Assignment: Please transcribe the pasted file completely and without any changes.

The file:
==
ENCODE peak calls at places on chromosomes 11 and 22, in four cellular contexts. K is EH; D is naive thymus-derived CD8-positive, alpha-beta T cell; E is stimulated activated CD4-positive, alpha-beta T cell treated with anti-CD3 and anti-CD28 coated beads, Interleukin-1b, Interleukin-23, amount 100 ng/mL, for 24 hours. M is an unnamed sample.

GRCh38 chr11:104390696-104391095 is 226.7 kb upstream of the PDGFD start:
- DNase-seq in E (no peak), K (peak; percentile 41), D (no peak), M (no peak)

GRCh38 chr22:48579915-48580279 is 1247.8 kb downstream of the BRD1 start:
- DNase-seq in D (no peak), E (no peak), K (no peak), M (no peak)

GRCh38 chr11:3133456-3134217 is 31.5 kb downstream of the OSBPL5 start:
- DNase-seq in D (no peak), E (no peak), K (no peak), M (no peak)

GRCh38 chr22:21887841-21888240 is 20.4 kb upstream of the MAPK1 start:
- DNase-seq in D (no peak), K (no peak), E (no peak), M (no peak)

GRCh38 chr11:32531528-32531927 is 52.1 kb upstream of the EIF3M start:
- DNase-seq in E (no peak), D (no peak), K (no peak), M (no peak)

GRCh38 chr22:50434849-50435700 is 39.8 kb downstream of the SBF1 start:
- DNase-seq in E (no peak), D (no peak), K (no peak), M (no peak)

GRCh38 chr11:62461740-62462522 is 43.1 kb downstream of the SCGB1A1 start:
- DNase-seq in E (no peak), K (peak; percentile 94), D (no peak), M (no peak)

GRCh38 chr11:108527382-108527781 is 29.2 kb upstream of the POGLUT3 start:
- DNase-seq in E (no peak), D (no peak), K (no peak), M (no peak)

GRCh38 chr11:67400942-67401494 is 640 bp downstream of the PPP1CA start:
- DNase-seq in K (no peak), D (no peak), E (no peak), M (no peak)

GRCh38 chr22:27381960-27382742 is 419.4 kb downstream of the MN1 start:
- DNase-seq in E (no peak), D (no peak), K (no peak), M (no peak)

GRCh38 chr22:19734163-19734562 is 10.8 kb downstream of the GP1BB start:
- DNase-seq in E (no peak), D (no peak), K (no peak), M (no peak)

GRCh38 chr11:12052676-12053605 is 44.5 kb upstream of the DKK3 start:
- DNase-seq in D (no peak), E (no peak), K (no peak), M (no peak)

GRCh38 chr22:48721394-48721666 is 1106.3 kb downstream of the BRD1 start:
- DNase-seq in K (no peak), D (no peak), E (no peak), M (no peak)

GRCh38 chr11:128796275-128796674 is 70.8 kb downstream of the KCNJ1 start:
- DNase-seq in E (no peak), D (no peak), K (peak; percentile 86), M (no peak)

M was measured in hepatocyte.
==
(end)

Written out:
ENCODE peak calls at places on chromosomes 11 and 22, in four cellular contexts. K is EH; D is naive thymus-derived CD8-positive, alpha-beta T cell; E is stimulated activated CD4-positive, alpha-beta T cell treated with anti-CD3 and anti-CD28 coated beads, Interleukin-1b, Interleukin-23, amount 100 ng/mL, for 24 hours. M is an unnamed sample.

GRCh38 chr11:104390696-104391095 is 226.7 kb upstream of the PDGFD start:
- DNase-seq in E (no peak), K (peak; percentile 41), D (no peak), M (no peak)

GRCh38 chr22:48579915-48580279 is 1247.8 kb downstream of the BRD1 start:
- DNase-seq in D (no peak), E (no peak), K (no peak), M (no peak)

GRCh38 chr11:3133456-3134217 is 31.5 kb downstream of the OSBPL5 start:
- DNase-seq in D (no peak), E (no peak), K (no peak), M (no peak)

GRCh38 chr22:21887841-21888240 is 20.4 kb upstream of the MAPK1 start:
- DNase-seq in D (no peak), K (no peak), E (no peak), M (no peak)

GRCh38 chr11:32531528-32531927 is 52.1 kb upstream of the EIF3M start:
- DNase-seq in E (no peak), D (no peak), K (no peak), M (no peak)

GRCh38 chr22:50434849-50435700 is 39.8 kb downstream of the SBF1 start:
- DNase-seq in E (no peak), D (no peak), K (no peak), M (no peak)

GRCh38 chr11:62461740-62462522 is 43.1 kb downstream of the SCGB1A1 start:
- DNase-seq in E (no peak), K (peak; percentile 94), D (no peak), M (no peak)

GRCh38 chr11:108527382-108527781 is 29.2 kb upstream of the POGLUT3 start:
- DNase-seq in E (no peak), D (no peak), K (no peak), M (no peak)

GRCh38 chr11:67400942-67401494 is 640 bp downstream of the PPP1CA start:
- DNase-seq in K (no peak), D (no peak), E (no peak), M (no peak)

GRCh38 chr22:27381960-27382742 is 419.4 kb downstream of the MN1 start:
- DNase-seq in E (no peak), D (no peak), K (no peak), M (no peak)

GRCh38 chr22:19734163-19734562 is 10.8 kb downstream of the GP1BB start:
- DNase-seq in E (no peak), D (no peak), K (no peak), M (no peak)

GRCh38 chr11:12052676-12053605 is 44.5 kb upstream of the DKK3 start:
- DNase-seq in D (no peak), E (no peak), K (no peak), M (no peak)

GRCh38 chr22:48721394-48721666 is 1106.3 kb downstream of the BRD1 start:
- DNase-seq in K (no peak), D (no peak), E (no peak), M (no peak)

GRCh38 chr11:128796275-128796674 is 70.8 kb downstream of the KCNJ1 start:
- DNase-seq in E (no peak), D (no peak), K (peak; percentile 86), M (no peak)

M was measured in hepatocyte.